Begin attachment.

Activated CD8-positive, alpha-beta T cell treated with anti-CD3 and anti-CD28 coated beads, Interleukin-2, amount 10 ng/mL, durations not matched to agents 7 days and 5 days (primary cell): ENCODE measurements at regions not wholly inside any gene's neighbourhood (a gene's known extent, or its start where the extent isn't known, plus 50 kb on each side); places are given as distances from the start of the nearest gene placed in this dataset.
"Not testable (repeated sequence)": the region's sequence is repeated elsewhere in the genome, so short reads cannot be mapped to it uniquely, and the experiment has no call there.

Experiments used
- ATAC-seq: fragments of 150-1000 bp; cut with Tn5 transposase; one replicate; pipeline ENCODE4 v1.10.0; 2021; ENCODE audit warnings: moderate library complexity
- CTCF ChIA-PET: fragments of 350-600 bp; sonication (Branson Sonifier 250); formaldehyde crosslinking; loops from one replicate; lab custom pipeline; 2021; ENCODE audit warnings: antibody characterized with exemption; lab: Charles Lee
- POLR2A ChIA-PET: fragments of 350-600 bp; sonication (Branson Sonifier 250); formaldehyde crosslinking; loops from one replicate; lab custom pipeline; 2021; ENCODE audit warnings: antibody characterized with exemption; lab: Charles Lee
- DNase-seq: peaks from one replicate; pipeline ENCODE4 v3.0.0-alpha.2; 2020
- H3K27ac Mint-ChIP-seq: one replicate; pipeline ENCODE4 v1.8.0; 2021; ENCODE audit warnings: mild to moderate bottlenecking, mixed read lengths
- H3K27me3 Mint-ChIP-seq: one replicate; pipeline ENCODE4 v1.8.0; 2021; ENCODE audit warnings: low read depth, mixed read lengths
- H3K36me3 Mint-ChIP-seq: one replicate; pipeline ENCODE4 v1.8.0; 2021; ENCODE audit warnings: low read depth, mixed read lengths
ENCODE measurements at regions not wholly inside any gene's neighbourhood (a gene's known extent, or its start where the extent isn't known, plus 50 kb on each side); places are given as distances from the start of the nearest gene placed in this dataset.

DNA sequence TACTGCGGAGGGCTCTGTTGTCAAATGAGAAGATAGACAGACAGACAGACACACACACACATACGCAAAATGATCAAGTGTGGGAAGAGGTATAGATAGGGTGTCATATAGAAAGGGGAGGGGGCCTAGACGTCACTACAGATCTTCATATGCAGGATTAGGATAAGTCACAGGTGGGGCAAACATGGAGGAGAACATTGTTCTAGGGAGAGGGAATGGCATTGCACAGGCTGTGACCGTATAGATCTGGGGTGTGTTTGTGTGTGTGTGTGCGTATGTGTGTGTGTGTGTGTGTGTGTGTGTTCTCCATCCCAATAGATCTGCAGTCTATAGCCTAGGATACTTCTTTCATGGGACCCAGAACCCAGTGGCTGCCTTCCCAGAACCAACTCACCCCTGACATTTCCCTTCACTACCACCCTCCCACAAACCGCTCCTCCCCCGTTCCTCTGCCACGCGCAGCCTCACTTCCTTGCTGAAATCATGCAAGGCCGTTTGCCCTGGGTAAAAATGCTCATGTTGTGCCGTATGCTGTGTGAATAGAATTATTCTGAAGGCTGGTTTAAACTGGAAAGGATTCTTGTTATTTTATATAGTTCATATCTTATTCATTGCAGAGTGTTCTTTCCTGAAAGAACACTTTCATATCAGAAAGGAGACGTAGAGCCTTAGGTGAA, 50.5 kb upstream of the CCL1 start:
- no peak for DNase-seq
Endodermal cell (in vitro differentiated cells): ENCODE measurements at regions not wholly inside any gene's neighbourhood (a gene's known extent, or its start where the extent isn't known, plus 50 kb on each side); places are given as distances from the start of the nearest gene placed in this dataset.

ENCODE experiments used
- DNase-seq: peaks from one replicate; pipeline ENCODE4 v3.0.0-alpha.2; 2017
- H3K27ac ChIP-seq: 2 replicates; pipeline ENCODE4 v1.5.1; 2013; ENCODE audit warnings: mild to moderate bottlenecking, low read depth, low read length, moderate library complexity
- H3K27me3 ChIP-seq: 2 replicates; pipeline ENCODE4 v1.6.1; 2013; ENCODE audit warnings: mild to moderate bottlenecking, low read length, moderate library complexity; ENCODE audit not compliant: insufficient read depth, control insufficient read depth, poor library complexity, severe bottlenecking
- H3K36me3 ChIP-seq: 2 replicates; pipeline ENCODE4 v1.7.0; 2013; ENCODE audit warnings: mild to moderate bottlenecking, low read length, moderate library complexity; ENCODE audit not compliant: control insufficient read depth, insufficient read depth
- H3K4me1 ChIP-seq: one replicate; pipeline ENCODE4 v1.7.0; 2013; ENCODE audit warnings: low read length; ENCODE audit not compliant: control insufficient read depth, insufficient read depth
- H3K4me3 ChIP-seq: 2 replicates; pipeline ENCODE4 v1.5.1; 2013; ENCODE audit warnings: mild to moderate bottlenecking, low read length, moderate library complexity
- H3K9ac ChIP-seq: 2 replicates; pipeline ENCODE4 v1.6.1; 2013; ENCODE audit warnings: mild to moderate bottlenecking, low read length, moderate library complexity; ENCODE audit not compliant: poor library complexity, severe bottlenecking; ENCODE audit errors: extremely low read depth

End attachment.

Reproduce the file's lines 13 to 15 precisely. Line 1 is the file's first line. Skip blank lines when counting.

- no peak for DNase-seq
Endodermal cell (in vitro differentiated cells): ENCODE measurements at regions not wholly inside any gene's neighbourhood (a gene's known extent, or its start where the extent isn't known, plus 50 kb on each side); places are given as distances from the start of the nearest gene placed in this dataset.

ENCODE experiments used